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Then again, when "efficiency" is mentioned -- even in a discourse narrowly and artificially limited to dollars -- we have to ask "efficient at what or toward what end?" Capitalism, for example, is very efficient at concentrating wealth and ownership in the hands of a small elite, and at pillaging biotic and mineral resources in record time. Whether these are desirable goals is not really discussed; all we ever discuss is how much more efficient we can be in achieving them.
The fetishisation of Efficiency goes back to the early industrial revolution and the invention of machine-based mass production (though it was already established as early as corvee labour, thousands of years earlier, it took the engineering/mechanistic mindset of C19 to blossom into its full cultic prominence). The guy to google is Taylor (Frederick), who at first seemed to be helping the worker (who in those days was often paid by the piece or unit) to earn higher pay by getting more done in a day. But the principles of "Taylorism" rendered factory work more and more mindless, compartmentalised, and insanely boring; a win for the bosses, as this meant that the labour force could be nearly skill-less and completely replaceable/interchangeable (i.e. more machine-like and controllable, more "efficient" to manage and exploit). And so on.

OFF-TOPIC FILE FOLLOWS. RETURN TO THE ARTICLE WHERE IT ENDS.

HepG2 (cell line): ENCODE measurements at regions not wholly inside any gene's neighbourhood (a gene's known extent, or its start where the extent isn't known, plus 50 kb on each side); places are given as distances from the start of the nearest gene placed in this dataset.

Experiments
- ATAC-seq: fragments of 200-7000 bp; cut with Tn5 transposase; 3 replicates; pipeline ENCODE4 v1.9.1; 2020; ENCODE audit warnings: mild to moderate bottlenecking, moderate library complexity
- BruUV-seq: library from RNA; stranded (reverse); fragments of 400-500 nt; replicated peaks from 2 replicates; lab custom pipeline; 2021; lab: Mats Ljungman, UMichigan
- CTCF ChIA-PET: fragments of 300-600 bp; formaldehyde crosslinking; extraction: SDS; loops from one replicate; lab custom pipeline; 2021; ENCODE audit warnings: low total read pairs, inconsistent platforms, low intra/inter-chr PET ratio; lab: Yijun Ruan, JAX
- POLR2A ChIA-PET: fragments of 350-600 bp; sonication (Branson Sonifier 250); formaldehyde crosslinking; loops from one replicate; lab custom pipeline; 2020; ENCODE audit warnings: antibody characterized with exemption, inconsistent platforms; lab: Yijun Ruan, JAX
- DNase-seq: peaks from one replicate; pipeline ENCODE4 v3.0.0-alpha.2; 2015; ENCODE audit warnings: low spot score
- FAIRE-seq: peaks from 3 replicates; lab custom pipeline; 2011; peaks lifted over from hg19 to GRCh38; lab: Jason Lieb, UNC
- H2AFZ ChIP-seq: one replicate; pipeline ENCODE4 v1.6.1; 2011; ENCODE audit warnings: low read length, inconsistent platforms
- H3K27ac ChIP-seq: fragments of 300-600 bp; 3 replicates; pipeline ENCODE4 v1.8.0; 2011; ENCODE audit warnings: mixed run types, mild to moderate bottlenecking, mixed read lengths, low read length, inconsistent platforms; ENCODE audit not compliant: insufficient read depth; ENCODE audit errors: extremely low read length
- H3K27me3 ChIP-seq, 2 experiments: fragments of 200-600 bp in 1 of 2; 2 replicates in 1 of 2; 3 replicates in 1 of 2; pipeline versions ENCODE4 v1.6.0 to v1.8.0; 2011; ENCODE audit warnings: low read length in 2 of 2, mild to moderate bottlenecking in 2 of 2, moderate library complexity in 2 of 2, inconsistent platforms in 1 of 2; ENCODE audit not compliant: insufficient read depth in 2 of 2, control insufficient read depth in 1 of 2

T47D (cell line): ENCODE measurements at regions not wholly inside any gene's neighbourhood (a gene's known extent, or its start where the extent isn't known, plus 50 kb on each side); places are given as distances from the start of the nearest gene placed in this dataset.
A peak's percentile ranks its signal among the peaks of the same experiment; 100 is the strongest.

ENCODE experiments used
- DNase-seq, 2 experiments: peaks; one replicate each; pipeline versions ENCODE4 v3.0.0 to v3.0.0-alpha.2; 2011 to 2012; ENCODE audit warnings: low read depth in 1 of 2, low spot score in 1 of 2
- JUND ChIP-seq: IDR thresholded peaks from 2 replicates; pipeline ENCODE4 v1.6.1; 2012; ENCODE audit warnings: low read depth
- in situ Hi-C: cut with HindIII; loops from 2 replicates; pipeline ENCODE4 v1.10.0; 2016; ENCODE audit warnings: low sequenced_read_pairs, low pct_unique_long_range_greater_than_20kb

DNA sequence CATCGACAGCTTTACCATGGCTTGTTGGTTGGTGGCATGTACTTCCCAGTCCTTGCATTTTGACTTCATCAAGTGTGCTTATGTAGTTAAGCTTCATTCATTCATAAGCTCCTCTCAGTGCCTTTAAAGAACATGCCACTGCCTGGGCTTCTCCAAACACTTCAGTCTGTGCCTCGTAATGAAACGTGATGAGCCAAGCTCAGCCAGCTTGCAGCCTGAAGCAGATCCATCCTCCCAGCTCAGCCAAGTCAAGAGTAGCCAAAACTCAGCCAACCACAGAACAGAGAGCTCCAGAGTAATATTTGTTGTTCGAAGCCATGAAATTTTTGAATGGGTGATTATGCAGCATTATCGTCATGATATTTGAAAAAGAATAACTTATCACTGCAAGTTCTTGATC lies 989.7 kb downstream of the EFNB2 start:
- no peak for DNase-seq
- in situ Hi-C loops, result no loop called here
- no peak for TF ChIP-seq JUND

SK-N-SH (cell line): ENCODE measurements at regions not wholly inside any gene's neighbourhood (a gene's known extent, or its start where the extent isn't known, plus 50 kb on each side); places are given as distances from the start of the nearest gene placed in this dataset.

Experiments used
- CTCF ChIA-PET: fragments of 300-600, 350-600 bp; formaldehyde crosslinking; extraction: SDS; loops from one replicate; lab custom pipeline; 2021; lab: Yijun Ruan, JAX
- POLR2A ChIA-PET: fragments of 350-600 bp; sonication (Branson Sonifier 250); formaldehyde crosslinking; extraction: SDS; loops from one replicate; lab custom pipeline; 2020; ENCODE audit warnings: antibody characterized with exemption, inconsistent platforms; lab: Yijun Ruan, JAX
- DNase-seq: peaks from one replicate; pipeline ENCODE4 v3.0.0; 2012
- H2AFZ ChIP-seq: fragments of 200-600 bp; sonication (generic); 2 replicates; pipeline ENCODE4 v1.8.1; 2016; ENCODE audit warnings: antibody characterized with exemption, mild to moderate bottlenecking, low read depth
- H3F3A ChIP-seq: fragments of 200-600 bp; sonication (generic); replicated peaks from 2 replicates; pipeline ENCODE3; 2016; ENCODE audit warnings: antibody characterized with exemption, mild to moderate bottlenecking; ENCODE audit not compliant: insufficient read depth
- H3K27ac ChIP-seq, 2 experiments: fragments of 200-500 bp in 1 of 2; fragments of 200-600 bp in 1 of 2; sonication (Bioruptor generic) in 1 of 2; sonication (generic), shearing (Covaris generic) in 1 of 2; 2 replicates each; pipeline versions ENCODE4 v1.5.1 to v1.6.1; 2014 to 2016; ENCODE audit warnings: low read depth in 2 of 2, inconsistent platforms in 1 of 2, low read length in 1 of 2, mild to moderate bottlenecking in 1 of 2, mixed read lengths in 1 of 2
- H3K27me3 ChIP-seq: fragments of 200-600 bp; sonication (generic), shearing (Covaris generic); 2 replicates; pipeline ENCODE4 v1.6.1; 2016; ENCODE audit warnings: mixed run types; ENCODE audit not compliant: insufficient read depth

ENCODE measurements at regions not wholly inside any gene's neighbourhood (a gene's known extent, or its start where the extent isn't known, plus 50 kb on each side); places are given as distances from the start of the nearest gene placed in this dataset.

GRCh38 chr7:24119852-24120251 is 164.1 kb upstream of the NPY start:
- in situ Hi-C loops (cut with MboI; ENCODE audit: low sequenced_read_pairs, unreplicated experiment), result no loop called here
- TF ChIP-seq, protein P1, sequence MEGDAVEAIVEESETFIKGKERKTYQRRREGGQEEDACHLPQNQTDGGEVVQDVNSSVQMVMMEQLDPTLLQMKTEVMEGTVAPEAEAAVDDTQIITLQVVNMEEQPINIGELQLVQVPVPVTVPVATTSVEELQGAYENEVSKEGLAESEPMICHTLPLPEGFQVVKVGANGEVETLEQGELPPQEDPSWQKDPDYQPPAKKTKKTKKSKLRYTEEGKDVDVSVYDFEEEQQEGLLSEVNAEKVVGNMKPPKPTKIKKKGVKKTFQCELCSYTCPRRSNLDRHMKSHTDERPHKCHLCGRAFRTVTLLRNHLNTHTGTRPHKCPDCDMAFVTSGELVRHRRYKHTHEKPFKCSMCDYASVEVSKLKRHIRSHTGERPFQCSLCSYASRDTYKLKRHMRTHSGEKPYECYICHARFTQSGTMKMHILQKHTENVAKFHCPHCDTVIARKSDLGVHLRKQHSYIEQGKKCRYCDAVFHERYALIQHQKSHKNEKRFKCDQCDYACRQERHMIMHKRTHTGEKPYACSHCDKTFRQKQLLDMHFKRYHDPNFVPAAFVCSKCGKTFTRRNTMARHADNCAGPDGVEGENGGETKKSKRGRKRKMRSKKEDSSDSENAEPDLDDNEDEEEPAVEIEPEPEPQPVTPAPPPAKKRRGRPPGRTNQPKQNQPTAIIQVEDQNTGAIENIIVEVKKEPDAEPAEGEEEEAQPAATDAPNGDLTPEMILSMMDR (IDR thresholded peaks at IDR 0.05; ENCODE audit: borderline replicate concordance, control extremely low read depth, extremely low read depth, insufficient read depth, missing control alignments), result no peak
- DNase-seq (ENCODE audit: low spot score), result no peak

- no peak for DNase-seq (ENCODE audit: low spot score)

If we started with the goal of making people's lives happy, satisfying, and interesting, we might have a whole different notion of efficiency -- call it "Efficacy" perhaps -- something more oriented to Quality than Quantity, and more oriented to the whole/organism rather than the rigorous analysis of decontextualised, atomised parts. But if one starts down this path one is generally accused of "sentiment," "luddism," anti-scientism etc -- despite the tantalising and maddening fact that almost all the recent advances in bio and neuro science come to the same conclusions: a) "it's more complicated than we thought," b) "it's far more interconnected than we thought," c) "actually, it seems to be nonlinear."
recommended reading: S Dehaene's "Reading in the Brain" -- for a glimpse of the massively parallel processing (not a linear assembly line as previously modelled by C19 thinkers) done by stacks of neurons as you and I read these little squiggly marks and render them into more-or-less shared meanings. not an assembly line, but a semi-anarchistic crowd of peers, far more similar to the traditional Japanese village economy than the Toyota plant. fascinating stuff.
The difference between theory and practise in practise ...
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